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State announces plan for Smart Ports

(DAVID J. PHILLIP | AP Photo/David J. Phillip)
Published: Jul. 13, 2020 at 7:26 PM CDT
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NEW ORLEANS, La. (WVUE) - The Mississippi River Port system is one of the largest and most influential in the world and it’s about to get a little smarter. A new collaboration announced Monday, July 13 plans to make operations safer and more efficient across Louisiana’s shipping industry.

The Mississippi River is in many ways the life’s blood of Louisiana’s economy. Louisiana Economic Development Secretary Don Pierson said, “You know Louisiana as an energy state. You know Louisiana as an agriculture state; a state of advanced manufacturing; a state of forestry but the common denominator here is around our highways, our rails and our more than 30 ports.”

Governor Jon Bel Edwards and officials from the state, Port of New Orleans and the non-profit Water Institute of the Gulf signed a cooperative agreement that will use technology in the hopes of making that transportation system work even better.

Pierson said, “Science will allow us to drive and protect commerce on the river and in doing so we build a more prepared and more resilient Louisiana.”

Sensors will be installed on tugboats and other vessels in the New Orleans Port District that measure sediment levels in real-time.

Brandy Christian, Port of New Orleans President and CEO, said, “Access to accurate and timely data and ultimately the ability to predict the river will allow us to dredge appropriately and efficiently.” The information will help reduce expenses and delays in getting ships to port by allowing more targeted dredging before traffic needs to be restricted.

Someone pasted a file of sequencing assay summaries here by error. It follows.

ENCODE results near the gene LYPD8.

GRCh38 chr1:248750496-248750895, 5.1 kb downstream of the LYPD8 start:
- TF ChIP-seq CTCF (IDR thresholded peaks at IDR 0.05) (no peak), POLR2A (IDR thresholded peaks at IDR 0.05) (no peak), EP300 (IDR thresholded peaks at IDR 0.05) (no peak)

The second phase will digitally connect all stages of shipping including the ports, their tenants, rail and trucking companies.

Future plans call for similar technology to support a hurricane and flood risk center for the state located at the Water Institute campus in Baton Rouge where the announcement took place.

Governor Edwards said, “The Water Institute is going to help us monitor coastal data to determine more precisely and hopefully as far in advance as possible the level of response we’re going to need to assemble in response to any particular storm or emergency.”

The first phase of sensor installations will take two months. Pierson said, “Once we get the software in place and communication in place (it) can be expanded along the Mississippi River on its journey through Louisiana.”

The cooperative expects to deploy the system through the state’s other waterways.

"The data we collect and analyze through these efforts are going to make our ports smarter and more efficient, but also they are going to make our people safer," according to Governor Edwards.

Keeping major shipping arteries moving smoothly and teaching us about sediment movement along our ever-changing coastline.

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